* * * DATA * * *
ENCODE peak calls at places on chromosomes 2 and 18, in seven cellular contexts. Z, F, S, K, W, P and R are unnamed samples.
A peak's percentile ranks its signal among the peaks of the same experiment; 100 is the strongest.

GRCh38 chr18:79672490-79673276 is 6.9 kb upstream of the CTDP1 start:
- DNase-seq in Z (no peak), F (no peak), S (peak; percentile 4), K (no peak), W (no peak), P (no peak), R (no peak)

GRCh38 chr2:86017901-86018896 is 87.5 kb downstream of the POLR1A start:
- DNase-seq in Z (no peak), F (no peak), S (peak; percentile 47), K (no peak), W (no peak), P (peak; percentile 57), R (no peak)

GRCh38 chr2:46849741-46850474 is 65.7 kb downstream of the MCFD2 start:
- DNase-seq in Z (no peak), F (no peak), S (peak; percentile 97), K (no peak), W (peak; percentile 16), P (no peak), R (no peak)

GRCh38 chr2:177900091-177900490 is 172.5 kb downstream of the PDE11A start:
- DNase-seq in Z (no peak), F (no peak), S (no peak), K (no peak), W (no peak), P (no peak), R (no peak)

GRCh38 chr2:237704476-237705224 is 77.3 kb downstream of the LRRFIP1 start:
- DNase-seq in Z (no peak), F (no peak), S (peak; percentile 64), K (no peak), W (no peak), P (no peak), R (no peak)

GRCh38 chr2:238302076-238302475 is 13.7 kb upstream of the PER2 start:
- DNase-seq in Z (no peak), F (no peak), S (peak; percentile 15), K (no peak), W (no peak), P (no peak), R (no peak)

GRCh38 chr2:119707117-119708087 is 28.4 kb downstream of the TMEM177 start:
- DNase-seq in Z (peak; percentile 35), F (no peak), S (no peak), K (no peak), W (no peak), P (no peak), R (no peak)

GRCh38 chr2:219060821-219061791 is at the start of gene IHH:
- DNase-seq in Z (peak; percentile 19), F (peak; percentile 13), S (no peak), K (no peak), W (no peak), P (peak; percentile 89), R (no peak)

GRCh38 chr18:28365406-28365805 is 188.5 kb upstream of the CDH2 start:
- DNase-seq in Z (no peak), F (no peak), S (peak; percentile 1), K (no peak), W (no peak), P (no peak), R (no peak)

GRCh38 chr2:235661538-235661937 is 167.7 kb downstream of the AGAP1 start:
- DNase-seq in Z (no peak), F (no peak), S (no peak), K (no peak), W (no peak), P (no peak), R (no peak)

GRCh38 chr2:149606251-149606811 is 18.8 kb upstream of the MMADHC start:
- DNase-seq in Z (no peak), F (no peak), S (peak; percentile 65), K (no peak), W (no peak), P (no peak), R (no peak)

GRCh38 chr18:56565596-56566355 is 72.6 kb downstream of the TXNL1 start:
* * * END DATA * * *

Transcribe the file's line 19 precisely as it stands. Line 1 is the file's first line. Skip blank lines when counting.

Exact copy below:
GRCh38 chr18:28365406-28365805 is 188.5 kb upstream of the CDH2 start: